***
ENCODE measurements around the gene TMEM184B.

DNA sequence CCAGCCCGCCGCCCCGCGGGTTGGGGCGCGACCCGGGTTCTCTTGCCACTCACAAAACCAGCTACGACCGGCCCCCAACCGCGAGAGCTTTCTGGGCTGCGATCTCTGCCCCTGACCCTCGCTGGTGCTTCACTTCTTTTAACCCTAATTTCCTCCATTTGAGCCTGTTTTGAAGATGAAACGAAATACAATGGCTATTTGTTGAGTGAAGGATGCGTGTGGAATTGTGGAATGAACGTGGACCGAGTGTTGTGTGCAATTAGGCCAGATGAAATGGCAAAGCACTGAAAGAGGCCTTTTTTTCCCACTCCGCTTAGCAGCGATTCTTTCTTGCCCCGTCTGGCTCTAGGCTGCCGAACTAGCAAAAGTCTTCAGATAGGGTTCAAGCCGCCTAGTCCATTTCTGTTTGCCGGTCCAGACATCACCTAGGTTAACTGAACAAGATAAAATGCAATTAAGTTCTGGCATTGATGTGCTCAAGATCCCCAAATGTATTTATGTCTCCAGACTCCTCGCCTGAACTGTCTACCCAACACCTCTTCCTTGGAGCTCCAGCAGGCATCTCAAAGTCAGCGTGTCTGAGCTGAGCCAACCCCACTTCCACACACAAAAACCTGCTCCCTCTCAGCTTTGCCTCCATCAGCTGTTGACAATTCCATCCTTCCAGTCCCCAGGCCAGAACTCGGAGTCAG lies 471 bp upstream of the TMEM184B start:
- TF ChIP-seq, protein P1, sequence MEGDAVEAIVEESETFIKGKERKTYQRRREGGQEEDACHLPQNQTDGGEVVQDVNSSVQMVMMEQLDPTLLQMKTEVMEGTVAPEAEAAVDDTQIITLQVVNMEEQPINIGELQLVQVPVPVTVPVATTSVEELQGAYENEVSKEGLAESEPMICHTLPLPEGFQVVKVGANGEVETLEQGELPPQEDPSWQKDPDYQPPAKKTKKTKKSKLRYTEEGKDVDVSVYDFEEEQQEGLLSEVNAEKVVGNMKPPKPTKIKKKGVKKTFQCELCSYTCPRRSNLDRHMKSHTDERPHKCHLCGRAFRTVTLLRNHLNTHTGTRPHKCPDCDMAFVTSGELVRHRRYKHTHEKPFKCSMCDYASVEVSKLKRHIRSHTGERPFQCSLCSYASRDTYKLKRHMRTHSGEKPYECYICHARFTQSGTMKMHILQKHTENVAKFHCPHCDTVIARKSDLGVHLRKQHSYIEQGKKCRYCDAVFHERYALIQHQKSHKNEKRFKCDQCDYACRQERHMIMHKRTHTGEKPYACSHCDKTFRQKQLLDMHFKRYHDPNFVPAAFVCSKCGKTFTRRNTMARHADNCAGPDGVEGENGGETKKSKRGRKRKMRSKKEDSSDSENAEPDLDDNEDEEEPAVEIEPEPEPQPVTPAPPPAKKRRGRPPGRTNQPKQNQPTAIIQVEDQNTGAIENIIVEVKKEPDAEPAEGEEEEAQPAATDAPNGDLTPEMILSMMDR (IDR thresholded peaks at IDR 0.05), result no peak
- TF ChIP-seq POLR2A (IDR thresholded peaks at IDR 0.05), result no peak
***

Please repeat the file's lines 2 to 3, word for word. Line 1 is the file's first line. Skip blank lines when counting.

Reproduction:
DNA sequence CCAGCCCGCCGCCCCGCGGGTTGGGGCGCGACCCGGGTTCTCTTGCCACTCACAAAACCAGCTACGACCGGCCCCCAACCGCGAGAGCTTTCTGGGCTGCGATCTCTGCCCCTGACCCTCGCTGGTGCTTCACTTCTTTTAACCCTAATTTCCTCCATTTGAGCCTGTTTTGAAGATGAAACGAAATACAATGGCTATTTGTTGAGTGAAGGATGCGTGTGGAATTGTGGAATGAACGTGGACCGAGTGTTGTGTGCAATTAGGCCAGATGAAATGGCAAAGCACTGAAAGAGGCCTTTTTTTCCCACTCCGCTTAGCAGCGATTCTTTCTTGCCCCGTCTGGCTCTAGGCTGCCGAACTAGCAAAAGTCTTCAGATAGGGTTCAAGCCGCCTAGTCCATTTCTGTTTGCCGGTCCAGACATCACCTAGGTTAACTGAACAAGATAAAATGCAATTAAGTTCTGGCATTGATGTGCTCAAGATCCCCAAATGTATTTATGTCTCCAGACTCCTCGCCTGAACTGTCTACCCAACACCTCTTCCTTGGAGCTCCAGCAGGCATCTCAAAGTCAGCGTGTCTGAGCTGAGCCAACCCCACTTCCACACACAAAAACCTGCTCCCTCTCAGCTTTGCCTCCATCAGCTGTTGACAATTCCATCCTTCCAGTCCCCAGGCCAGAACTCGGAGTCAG lies 471 bp upstream of the TMEM184B start:
- TF ChIP-seq, protein P1, sequence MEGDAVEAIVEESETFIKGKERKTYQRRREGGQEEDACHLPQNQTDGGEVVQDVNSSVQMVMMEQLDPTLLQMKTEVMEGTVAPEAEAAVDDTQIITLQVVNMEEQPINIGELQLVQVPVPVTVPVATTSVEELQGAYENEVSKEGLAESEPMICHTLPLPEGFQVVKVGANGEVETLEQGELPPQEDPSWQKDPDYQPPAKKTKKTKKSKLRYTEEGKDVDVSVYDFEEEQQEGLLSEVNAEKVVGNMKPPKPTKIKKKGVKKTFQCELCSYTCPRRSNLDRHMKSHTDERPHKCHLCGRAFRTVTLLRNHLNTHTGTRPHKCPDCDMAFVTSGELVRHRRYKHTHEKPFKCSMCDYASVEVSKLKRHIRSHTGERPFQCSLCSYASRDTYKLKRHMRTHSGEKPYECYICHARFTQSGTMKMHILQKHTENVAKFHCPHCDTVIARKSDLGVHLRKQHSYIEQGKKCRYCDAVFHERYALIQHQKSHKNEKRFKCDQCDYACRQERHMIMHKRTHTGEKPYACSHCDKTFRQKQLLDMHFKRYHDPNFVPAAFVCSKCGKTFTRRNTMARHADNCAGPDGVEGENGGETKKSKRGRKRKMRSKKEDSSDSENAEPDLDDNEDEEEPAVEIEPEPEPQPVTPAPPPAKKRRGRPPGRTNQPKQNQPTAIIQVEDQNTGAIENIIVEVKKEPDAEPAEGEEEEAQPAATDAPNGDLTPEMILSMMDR (IDR thresholded peaks at IDR 0.05), result no peak